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Arts and Humanities Commons

Open Access. Powered by Scholars. Published by Universities.®

1990

Performance Practice Review

Performance practice (Music)-History-19th century

Articles 1 - 4 of 4

Full-Text Articles in Arts and Humanities

"Performance Practices In Classic Piano Music" By Sandra P. Rosenblum, A. Peter Brown Jan 1990

"Performance Practices In Classic Piano Music" By Sandra P. Rosenblum, A. Peter Brown

Performance Practice Review

Brown discusses and reviews Rosenblum's 1988 book.


Tempo In Mahler As Recollected By Natalie Bauer-Lechner, Nancy M. Raabe Jan 1990

Tempo In Mahler As Recollected By Natalie Bauer-Lechner, Nancy M. Raabe

Performance Practice Review

"There is no standard concert hall repertoire in which lack of sensitivity to tempo and Expression marks is more damaging than Mahler's symphonies. Their coherence lies in a series of tonal relationships emphasized by thematic connections, and tempo provides the medium through which these connections are made. Drawing on the writings of Mahler's friend Natalie Bauer-Lechner, the importance of tempo in Mahler's works is illustrated by the composer's own words."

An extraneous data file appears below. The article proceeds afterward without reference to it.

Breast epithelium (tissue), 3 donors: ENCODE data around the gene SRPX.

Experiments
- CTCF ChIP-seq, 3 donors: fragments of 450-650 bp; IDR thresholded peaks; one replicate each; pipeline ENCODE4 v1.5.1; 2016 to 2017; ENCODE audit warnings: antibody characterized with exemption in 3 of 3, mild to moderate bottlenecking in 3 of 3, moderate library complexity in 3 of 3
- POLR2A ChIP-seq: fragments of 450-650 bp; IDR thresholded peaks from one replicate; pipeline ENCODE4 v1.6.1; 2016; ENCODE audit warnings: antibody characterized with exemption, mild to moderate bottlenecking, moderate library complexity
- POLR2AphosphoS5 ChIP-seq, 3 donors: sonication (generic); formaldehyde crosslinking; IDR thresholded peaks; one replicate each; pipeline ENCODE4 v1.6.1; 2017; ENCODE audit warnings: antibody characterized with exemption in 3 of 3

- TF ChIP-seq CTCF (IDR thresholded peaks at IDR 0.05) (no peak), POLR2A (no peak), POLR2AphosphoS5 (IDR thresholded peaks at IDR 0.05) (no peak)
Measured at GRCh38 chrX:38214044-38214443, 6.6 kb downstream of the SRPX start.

"Bel Canto: The Teaching Of The Classical Italian Song-Schools, Its Decline And Restoration" By Lucie Manén, Philip Lieson Miller Jan 1990

"Bel Canto: The Teaching Of The Classical Italian Song-Schools, Its Decline And Restoration" By Lucie Manén, Philip Lieson Miller

Performance Practice Review

Miller discusses and reviews Manén's 1987 book.


A Letter By The Composer About "Giovanni D'Arco" And Some Remarks On The Division Of Musical Direction In Verdi's Day, Martin Chusid Jan 1990

A Letter By The Composer About "Giovanni D'Arco" And Some Remarks On The Division Of Musical Direction In Verdi's Day, Martin Chusid

Performance Practice Review

A relatively long letter from Giuseppe Verdi to the Florentine vocal director Pietro Romani, reproduced here, indicates the tempos for individual numbers of his opera Giovanna d'Arco. Verdi had a general preference for quicker tempos. The letter also provides valuable evidence for the different roles of the vocal director (Maestro di cappella, Maestro al cembalo, Maestro della musica, Maestro delle opere, or Maestro concertatore) and concertmaster, who served as the orchestra's leader, suggesting an account of the evolution of divided direction of Italian opera into the modern situation of direction by a single conductor.